We write quite a bit here about making your email newsletter the foundation of your publication’s business strategy and recently we launched our new Email Blueprint package that gives you everything you need to start building a sustainable business around newsletters.
As you start to put more attention on your email newsletter, you will want it to stand-out and have a unique voice that reflects the editorial vision of your wider publication. And you will also want it to have interesting content that will appeal to your readers and subscribers.
Doing this in the narrow constraints of an email newsletter can feel like a challenge and it can be easy to fall into the trap of pushing out something that is basically just a list of articles you recently published on your website.
To help you get the creative juices flowing, we’ve pulled together 5 ideas to spice up your newsletter and make your email content really stand out.
1.) Go In-Depth
This first idea might seem counter-intuitive but you can switch up your email newsletter content by providing occasional in-depth pieces. This has been a strategy that has worked especially well for paid newsletters.
The Dispatch is one of the most well-known of these paid email newsletters that grew to over $1 million in paid membership revenues in just 6-months by going in-depth on political policy issues.
This strategy might not work for all areas, but if you cover a niche topic or if there are interests in your geographic area that you can cover more in-depth, it can be a great way to either add a new paid email newsletter or to switch up your free newsletter content from time to time.
2.) Interview a Member
Across our review of 100 different local news websites, we saw several that featured engaging interviews with subscribers/members as part of their email newsletters. This is a great way to switch up your usual flow of newsletter content while providing something that creates a connection with your readers and subscribers.
As an added bonus, you can push subscriptions/memberships this way by only featuring your paid members.
3.) Start a Game or Contest
Another way to connect with your readers and subscribers is to offer some sort of game or content inside of your newsletter. In our review, we saw a great example of this in the newsletter of Seattle-based The Everygrey.
They do a regular “I Spy” contest in their newsletter where they show a picture of somewhere around Seattle, and then they give a prize to the first person who responds. Like the interviews, this is a fun way to create some interaction with your readers and also like the interviews, you can make this a perk only for paid subscribers.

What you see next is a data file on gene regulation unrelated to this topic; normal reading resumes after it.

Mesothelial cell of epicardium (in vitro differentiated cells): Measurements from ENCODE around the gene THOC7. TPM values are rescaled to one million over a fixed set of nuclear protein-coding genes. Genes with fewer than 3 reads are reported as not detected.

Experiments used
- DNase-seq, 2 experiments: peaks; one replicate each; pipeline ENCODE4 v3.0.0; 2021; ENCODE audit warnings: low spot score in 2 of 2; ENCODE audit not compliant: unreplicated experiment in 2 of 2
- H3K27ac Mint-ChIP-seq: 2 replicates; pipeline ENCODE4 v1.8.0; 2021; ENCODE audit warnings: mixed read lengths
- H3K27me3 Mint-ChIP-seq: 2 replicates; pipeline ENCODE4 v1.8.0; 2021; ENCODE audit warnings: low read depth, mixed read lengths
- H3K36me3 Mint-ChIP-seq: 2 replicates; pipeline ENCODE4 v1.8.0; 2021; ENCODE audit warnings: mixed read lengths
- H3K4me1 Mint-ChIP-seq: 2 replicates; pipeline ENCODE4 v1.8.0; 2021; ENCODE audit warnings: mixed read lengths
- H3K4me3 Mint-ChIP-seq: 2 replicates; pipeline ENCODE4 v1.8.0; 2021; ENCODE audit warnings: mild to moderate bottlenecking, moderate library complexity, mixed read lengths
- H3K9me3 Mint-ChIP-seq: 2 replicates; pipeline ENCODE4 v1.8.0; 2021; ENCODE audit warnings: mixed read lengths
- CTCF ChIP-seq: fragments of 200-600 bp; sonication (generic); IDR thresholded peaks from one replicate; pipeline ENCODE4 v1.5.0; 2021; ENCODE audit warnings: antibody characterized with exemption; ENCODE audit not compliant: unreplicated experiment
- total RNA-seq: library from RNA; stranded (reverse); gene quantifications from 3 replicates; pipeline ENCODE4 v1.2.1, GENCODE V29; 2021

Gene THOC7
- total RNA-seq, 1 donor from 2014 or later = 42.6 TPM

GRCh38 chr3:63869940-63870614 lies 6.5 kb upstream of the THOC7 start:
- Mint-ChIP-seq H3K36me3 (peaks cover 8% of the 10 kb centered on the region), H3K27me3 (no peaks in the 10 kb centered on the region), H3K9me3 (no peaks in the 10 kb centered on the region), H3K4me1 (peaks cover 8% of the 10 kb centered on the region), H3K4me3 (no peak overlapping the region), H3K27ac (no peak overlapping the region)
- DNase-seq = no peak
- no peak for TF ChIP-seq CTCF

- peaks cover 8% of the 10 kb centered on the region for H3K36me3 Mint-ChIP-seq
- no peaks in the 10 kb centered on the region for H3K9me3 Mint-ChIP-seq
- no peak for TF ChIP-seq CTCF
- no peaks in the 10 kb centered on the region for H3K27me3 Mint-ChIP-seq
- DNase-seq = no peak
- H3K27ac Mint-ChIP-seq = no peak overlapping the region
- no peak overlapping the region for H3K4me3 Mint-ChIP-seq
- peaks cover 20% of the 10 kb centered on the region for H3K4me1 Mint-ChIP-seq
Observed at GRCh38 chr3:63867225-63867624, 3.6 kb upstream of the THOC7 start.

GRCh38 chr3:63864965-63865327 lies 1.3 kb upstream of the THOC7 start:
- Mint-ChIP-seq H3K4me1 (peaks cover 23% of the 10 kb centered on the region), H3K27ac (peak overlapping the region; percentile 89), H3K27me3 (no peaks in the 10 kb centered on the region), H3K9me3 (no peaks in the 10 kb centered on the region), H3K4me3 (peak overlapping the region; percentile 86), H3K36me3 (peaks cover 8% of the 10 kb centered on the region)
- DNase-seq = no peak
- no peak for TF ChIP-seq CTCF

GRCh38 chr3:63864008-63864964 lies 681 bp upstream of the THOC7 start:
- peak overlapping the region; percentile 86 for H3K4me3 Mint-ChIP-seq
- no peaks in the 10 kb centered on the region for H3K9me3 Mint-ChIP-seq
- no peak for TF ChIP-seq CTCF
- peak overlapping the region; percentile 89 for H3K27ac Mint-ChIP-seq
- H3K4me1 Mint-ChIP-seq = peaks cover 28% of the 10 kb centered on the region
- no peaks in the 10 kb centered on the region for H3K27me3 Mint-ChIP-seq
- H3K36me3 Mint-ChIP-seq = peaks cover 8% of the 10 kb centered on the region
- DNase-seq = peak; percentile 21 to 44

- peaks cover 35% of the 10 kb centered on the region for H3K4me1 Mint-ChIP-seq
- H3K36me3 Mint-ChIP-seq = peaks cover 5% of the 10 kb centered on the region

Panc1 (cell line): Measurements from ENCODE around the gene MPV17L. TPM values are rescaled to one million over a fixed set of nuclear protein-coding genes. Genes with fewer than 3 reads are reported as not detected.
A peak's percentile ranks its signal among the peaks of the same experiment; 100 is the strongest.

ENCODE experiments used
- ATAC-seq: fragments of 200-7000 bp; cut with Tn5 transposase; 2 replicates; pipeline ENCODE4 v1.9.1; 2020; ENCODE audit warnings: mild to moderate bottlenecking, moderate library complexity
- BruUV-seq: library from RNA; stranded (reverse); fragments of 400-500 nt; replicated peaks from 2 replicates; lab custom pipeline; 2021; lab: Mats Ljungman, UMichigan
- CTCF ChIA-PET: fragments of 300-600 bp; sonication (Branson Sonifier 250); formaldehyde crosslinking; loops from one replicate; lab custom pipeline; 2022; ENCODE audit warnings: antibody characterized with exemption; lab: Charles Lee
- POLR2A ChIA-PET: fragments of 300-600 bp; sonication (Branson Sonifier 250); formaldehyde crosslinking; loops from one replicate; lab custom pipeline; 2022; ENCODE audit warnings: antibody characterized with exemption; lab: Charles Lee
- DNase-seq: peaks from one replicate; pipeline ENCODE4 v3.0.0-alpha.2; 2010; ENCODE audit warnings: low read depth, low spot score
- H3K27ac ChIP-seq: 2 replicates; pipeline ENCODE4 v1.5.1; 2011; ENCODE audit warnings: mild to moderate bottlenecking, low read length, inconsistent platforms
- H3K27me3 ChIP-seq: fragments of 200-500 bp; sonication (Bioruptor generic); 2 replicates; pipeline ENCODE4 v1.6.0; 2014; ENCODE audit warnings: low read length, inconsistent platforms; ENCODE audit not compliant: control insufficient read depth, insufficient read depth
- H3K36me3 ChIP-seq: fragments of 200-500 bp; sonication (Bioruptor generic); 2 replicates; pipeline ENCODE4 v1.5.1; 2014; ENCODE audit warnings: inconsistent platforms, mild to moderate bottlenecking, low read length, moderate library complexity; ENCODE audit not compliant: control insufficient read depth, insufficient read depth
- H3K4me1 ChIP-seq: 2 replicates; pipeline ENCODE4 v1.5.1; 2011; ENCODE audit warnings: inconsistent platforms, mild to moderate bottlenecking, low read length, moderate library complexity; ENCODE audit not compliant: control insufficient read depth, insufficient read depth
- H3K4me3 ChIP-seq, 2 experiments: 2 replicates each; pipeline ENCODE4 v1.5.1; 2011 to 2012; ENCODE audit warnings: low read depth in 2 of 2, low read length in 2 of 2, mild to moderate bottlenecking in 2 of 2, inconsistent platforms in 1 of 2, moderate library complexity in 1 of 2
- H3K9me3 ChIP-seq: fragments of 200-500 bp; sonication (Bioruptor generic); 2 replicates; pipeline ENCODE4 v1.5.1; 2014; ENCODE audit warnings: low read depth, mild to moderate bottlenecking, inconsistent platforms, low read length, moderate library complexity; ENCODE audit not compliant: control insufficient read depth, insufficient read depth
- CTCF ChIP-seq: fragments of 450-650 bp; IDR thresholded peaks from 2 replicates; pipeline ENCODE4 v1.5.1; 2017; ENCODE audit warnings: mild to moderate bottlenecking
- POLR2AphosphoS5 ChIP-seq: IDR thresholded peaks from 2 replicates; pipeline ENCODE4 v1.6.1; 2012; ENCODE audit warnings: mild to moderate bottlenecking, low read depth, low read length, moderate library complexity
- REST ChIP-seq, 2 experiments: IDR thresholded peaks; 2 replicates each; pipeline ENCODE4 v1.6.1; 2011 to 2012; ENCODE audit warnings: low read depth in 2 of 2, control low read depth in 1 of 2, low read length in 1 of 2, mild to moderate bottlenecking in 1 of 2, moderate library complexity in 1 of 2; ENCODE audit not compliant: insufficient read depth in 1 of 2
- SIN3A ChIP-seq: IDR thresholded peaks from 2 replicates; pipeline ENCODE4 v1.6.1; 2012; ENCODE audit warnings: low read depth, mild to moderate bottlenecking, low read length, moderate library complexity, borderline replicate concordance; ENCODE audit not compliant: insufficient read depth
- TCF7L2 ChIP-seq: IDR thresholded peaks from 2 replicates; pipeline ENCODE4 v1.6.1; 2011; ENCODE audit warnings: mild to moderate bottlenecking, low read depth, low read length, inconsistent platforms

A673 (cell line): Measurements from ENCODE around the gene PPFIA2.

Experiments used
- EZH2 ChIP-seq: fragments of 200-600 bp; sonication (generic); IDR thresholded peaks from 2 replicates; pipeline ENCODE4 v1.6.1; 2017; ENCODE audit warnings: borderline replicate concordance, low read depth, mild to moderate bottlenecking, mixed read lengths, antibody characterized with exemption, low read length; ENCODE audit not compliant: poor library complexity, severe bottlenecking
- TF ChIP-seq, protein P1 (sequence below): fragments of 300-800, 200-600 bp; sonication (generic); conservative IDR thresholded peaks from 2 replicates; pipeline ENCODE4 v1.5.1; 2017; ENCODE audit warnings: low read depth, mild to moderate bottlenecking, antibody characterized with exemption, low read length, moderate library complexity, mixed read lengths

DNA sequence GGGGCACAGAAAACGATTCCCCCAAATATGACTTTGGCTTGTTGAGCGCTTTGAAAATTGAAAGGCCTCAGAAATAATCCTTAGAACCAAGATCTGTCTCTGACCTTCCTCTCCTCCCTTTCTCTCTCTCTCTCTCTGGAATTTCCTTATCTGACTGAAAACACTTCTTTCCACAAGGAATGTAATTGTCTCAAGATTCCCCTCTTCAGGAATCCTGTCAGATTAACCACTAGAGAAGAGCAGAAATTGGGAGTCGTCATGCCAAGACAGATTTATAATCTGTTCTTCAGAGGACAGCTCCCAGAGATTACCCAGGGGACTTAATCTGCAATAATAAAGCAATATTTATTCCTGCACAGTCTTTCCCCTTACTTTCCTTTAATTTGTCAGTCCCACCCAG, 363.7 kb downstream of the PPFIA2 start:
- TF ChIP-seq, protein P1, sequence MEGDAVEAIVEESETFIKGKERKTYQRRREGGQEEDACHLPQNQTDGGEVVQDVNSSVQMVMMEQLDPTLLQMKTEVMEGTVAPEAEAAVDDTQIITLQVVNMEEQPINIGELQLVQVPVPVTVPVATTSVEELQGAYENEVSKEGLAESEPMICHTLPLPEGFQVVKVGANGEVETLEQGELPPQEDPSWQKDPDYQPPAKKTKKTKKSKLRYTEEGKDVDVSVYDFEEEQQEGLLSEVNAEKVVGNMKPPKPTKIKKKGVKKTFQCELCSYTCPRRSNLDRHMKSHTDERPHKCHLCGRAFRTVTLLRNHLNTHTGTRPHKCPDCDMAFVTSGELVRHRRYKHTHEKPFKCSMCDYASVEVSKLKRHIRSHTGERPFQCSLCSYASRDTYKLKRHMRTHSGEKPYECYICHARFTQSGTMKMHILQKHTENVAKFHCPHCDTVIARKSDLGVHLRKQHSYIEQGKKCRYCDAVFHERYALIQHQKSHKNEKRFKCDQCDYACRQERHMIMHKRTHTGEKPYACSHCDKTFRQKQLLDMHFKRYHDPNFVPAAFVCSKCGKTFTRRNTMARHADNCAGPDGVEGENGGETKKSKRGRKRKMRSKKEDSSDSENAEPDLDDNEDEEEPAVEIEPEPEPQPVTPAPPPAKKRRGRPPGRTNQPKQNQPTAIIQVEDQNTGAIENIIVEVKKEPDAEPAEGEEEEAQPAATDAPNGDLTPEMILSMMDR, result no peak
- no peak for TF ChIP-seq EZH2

4.) Feature Tweets or other Social Media
Many publishers grapple with social media and how to incorporate it into their content. One way that we have observed from multiple email newsletters is to feature Tweets or other social media posts around a given topic. It could be one tweet per newsletter that is relevant to your area or it could be a curated group of posts that tell a story.
By doing this you can create an interesting feature where you can also add your own commentary to the conversation that’s happening on social media.
5.) Create an Email Course
An emerging type of newsletter content that has been around for some time in eCommerce but is just starting to make its way into news and other media publications is Email Courses. The idea behind an email course is to have an automated series of content that is broken into multiple emails over the course of several days. This is a great way to break up a really in-depth subject into an engaging process that a reader can follow at their own pace yet without being overwhelmed by too much content in a single newsletter. It also has the great benefit of “training” your readers to open your emails.
In the course of our local news review, we came across a great example of an email course from the Pittsburgh-based PublicSource. They have an email course that is titled “Understanding Fake News” which over the course of 3 emails in 3 days gives practical tips to help their readers spot fake news.